Carlos Santiso, head of digital, innovative and open government in the OECD’s public governance directorate, shares his thoughts on promoting the effective, responsible and ethical use of AI in the public sector
This summer, I had the privilege of participating in the conference, ‘Artificial Intelligence: What’s in it for the Public Sector?’, organised in Brussels by the European Commission, the Interoperability Unit of DG DIGIT and the Joint Research Centre. It brought together policymakers and experts to discuss the opportunities that artificial intelligence (AI) brings to accelerate governments’ digital transformation and improve the design and delivery of public services.
The event was a great opportunity for me to reflect back on the work on AI in the public sector that I led at CAF – the Development Bank of Latin America – as well as the work being done by my new team at the OECD, which has been breaking new ground on this subject since 2019 when it released two pioneering reports: Hello, World: Artificial Intelligence and its use in the public sector and The State of the art in the use of emerging technologies in the public sector. It was also a pleasure to discuss this topic with my follow panellists Hilde Hardeman and María Pérez Naranjo, along with our moderator Sven Schade.
The current debate on AI tends to focus on its potential for the digital economy, the importance of regulation that is fit-for-purpose, and the role of governments as regulators. Indeed, governments play a key role in making AI work for innovation, growth, and public value. It is common to think primarily of their role as conveners, building agreement around strategic directions and commitments to foster AI; financiers, providing funding to support research, development and adoption, including through investment funds in AI-driven start-ups; or regulators, ensuring policy coherence nationally with underlying values of society and internationally through regulatory cooperation. However, governments are also prime users of AI to improve the functioning of the machinery of government and the delivery of public service. The focus of our work in the OECD public governance directorate is precisely on the role of governments as direct users and service providers of AI, where governments can and are unleashing many benefits, not just for the internal business of government, but for society as a whole. AI is, as a game changer for governments, likely to reset these.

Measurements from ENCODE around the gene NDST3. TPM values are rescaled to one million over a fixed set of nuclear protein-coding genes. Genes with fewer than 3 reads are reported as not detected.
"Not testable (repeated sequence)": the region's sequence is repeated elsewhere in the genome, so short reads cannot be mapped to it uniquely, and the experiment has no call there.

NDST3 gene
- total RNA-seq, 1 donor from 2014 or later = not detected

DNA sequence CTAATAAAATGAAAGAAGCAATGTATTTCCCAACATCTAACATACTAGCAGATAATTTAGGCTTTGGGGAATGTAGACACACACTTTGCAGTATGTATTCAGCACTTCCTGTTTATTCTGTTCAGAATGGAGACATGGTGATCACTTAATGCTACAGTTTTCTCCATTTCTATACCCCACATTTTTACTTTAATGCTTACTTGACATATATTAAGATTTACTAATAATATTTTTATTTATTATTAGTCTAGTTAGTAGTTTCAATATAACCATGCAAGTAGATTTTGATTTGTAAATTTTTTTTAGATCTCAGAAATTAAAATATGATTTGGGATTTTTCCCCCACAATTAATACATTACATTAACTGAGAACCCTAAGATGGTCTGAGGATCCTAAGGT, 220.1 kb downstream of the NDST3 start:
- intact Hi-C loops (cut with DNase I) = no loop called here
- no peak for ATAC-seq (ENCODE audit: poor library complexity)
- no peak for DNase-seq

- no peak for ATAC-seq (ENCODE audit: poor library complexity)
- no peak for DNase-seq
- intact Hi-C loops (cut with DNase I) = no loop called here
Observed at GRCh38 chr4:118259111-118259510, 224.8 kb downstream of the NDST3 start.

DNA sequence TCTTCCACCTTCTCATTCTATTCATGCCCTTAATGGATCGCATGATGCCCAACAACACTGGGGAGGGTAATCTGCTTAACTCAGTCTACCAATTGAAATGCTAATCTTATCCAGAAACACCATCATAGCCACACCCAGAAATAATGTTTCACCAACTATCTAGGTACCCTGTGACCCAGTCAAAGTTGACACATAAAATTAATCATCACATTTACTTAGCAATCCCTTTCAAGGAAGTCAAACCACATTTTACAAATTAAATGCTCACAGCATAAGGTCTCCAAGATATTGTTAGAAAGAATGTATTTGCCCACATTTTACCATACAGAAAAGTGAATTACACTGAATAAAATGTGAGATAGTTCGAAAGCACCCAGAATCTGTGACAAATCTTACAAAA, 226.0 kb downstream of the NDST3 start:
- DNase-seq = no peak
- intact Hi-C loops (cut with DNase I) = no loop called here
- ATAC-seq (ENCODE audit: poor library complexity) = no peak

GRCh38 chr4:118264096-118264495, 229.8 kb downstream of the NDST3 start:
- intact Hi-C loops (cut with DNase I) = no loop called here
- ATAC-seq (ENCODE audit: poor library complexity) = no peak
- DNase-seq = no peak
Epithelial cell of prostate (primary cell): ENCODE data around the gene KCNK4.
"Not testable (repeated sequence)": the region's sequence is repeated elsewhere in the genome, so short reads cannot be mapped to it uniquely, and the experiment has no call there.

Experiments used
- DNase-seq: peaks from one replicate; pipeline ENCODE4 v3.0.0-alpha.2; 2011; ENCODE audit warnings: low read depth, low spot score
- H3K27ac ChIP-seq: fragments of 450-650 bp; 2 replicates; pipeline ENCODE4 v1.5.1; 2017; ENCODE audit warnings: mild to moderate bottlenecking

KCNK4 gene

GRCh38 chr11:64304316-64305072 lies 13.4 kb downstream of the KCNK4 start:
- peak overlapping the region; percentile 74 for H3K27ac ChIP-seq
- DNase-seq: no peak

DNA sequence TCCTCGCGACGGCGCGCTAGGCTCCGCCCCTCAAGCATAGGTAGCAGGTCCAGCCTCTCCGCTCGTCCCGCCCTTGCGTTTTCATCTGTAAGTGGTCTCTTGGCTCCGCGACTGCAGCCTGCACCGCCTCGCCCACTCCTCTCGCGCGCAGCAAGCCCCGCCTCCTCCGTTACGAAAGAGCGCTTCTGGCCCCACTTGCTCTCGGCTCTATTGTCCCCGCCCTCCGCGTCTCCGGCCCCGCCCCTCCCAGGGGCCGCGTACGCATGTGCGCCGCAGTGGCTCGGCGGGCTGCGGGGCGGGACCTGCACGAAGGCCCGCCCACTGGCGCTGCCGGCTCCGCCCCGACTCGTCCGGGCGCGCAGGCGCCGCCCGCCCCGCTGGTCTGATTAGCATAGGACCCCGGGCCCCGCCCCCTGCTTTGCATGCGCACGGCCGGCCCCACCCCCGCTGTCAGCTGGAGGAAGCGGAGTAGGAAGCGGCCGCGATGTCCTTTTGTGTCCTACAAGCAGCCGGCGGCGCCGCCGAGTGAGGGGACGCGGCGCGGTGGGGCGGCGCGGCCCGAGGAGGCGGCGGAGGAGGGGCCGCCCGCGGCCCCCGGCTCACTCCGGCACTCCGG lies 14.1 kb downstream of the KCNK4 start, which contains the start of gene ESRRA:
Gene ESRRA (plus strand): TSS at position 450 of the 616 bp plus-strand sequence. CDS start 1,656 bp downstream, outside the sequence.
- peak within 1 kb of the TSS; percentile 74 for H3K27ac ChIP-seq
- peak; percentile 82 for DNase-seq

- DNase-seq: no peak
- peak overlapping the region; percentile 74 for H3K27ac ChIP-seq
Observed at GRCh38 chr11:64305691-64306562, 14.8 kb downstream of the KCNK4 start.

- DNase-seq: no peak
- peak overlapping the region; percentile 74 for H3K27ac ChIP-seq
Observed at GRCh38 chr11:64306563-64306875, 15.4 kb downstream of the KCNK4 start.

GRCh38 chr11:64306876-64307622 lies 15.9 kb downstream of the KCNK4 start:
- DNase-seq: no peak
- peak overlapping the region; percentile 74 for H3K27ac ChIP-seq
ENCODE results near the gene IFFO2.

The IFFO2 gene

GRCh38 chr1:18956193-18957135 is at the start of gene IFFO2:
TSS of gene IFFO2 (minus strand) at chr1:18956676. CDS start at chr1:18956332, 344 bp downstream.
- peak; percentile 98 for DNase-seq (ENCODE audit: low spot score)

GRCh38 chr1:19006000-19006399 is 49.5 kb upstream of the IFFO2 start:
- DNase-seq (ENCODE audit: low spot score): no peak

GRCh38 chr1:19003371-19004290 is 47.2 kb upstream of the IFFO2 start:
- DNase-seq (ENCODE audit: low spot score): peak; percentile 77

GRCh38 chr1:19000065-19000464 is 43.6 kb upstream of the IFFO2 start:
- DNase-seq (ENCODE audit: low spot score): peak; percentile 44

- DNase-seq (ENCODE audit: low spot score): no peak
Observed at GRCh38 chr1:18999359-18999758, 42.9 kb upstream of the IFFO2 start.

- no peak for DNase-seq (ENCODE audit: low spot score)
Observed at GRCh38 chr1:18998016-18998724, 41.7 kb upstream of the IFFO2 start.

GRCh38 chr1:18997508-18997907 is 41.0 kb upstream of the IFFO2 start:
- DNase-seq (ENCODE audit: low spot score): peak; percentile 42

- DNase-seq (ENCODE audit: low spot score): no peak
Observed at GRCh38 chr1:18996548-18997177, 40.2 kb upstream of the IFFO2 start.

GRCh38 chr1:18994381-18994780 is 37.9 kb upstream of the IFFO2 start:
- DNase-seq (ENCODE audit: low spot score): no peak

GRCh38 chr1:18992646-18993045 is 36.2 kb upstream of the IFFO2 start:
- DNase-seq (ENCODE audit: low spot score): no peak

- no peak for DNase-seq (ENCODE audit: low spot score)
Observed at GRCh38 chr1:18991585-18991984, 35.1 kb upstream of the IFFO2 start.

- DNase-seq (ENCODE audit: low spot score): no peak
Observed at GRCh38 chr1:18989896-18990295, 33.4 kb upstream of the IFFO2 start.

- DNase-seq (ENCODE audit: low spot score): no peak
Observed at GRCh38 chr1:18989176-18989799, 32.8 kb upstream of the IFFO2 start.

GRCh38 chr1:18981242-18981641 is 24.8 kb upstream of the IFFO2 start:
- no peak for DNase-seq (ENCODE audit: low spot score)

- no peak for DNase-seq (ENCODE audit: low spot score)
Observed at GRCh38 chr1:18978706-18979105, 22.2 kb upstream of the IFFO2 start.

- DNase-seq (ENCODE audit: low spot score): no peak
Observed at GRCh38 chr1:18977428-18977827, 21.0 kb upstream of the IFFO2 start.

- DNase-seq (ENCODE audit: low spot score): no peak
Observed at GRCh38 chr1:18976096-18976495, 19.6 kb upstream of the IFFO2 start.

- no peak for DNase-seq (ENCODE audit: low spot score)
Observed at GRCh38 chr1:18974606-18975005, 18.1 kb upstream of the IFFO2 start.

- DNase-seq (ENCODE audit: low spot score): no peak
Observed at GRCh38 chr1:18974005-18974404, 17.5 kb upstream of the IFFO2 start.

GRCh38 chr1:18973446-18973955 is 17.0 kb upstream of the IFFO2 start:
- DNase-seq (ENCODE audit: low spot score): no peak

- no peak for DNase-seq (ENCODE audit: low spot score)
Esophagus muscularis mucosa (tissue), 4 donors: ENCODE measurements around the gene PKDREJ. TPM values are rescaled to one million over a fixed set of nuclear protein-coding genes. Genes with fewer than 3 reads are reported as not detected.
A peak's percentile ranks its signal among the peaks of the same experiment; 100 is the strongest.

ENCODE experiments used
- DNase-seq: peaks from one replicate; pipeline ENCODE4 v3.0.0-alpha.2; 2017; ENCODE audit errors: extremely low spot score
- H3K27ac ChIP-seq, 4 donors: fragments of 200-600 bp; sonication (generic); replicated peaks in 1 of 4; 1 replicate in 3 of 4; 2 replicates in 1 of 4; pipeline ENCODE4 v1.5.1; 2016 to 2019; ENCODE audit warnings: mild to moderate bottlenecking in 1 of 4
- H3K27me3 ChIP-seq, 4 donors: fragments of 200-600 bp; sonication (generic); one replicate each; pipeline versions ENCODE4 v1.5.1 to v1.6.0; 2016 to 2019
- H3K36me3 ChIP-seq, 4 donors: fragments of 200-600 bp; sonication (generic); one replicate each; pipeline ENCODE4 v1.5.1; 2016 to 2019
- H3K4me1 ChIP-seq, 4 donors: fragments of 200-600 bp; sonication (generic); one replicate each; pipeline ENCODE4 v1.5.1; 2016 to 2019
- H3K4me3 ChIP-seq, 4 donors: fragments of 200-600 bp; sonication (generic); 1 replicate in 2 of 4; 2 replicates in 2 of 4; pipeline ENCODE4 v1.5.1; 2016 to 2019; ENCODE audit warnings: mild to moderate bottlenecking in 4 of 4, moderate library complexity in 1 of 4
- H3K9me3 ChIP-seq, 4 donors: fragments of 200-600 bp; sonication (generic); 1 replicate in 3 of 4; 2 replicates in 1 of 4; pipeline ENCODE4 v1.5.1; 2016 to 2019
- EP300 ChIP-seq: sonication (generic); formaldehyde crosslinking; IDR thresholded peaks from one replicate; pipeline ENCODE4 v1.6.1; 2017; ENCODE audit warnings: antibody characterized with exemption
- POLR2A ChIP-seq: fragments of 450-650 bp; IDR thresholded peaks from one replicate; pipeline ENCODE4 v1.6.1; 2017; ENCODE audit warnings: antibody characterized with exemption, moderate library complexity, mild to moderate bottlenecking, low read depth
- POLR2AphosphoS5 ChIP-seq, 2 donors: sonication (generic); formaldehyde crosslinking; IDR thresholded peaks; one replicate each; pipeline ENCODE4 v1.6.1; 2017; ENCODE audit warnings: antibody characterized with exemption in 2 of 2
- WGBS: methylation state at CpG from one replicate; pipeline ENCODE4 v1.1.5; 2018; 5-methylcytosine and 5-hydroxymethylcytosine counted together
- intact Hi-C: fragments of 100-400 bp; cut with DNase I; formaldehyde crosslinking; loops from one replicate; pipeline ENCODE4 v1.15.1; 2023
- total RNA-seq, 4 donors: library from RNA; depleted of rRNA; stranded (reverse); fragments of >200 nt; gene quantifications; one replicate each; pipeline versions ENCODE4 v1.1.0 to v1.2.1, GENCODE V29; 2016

As users, governments are increasingly incorporating AI into their arsenal of tools to improve efficiency, through the automation of physical and digital tasks; to increase effectiveness by being able to take better policy decisions and deliver better outcomes, thanks to improved predictive capabilities; and to increase responsiveness to user needs, delivering personalised and human-centred services through the design of human-centric interfaces.
Leveraging AI as a tool for better policies, services and decisions requires governments to think strategically, get the balance right between opportunities and risks and think outside the public sector box to innovate and collaborate with new players.
As I touched on at the conference, there are a few issues in particular that I believe rise to the top for promoting the effective, responsible and ethical use of AI in the public sector.
Think strategically: governance matters
Ad-hoc experiments and initiatives can be great sources of learning, but governments need to have a strategy in place for AI specifically designed for and adapted to the public sector to ensure efforts are scalable. As identified by the OECD.AI Policy Observatory, more than 60 countries have already created a national AI strategy. Importantly, most of these include a dedicated strategy focused on public sector transformation.
However, not all strategies are created equal. Some are more like a list of principles or a checklist of projects. To really drive AI in the public sector, they need to be actionable. As discussed in the recent OECD-CAF report on The Strategic and Responsible Use of AI in the Public Sector of LAC, Colombia’s strategy for AI in the public sector is a great example of an actionable strategy driven from the very centre of government. It’s one of a few that includes all the elements for systemic exploration, adoption, and evaluation of AI. It specifically lays out: